At a recent industry lunch hosted by ARN, Avnet's Darryl Tucker made an obvious but fundamental point about business: "We are all in this to make a quid." When there's little or no money to be made in a particular product range or technology, interest cools pretty quickly.
In the local notebook market, the past couple of years has seen some market consolidation driven by cut-throat pricing. While the US and major European markets might be able to support 10 brands, the numbers simply didn't add up in Australia. An entry-level price war was waged - largely between Acer, Dell and HP - and vendors that didn't have a broad set of products were faced with two options - concentrate on specific segments or get out of the local notebook market all together.
Thankfully, notebook prices seem to have stabilised a little of late and vendors are focused on helping their resellers to raise their average price by upselling customers onto machines with better specifications.
But as one price war fizzles out, another comes over the horizon. Next up in the Australian market looks likely to be printers (see page 1). With as many as 15 badges trying to get a piece of the entry-level inkjet action, the only likely result is a price squeeze. Once again, it becomes survival of the fittest and those with a broad product set are best placed to ride out the storm. Others will be forced to reevaluate their go-to-market strategies.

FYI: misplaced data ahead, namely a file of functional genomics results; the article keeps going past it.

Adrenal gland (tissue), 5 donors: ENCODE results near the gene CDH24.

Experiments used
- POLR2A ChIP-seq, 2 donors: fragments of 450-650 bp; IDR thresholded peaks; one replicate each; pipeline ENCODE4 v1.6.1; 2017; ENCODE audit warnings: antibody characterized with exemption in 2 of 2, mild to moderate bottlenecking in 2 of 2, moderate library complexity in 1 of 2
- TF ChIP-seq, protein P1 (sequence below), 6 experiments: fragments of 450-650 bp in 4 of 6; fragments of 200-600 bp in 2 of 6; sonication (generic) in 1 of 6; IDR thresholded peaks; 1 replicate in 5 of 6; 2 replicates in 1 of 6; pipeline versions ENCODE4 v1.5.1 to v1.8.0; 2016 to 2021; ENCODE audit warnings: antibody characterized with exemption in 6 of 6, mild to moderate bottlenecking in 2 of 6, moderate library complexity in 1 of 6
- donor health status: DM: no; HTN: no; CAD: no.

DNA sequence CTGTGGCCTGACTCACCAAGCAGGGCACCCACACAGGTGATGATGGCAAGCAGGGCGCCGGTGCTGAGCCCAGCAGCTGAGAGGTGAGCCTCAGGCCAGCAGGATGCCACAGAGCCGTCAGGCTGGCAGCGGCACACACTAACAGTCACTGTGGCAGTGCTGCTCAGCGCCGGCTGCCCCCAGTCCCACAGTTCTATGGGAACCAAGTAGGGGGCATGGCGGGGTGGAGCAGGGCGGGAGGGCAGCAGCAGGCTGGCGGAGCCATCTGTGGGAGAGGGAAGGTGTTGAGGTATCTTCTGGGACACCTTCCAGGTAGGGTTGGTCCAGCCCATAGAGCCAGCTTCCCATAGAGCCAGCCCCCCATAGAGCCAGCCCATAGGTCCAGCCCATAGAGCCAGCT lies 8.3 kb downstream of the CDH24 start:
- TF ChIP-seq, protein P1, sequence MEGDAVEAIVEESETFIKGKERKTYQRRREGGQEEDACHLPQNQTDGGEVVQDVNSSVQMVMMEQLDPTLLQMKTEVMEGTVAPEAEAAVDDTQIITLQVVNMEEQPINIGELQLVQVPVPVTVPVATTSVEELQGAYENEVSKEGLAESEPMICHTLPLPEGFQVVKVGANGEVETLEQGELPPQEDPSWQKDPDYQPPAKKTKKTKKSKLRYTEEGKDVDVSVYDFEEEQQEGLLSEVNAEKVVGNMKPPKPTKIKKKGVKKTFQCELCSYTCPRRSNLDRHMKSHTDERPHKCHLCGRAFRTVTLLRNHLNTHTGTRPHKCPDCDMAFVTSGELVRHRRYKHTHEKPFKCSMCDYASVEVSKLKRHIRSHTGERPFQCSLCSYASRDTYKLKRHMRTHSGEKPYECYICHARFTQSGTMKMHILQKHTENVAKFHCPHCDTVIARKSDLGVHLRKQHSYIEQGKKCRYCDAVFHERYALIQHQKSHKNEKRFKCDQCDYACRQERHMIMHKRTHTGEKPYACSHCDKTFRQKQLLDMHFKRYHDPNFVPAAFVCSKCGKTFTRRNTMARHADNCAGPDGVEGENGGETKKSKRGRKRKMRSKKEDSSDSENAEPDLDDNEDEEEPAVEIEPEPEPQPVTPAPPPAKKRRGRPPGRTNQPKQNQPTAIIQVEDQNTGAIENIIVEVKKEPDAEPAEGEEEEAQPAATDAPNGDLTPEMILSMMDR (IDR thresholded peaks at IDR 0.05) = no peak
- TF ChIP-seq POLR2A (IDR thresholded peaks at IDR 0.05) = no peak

The sooner this is sorted out, the better it will be for all concerned because price wars do nobody any favours. For too many vendors, read the same for too many distributors. It never fails to amaze me that some vendors with a mature channel feel the need to have eight distributors servicing the Australian market. This is hardly a good way to get them focused on your products.
At the start of last year, IBM announced major changes to its software distribution and introduced specialisations. The idea was to improve the knowledge base within distribution, which in turn would mean better support for resellers. Unfortunately, best intentions have not translated into great success.
The problem, it seems to me, is that the IBM software distribution model has become too fragmented and complicated. Resellers that sell a number of the IBM software brands have been forced to buy them from different sources, and some distributors have lost their motivation as a result of the realignment.
So what is the right number of distributors in the Australian market? In a recent online poll conducted by ARN, 38 per cent of resellers said they typically single source while more than half compare the price offered by a couple of distributors. Only nine per cent said they shopped around to get as many quotes as possible.
In my opinion, two distributors is enough for any vendor in Australia with the exception of Microsoft and a handful of major hardware brands. Rule number one when building a channel model should always be keep it simple wherever possible. Doing business is difficult enough without unnecessary complication.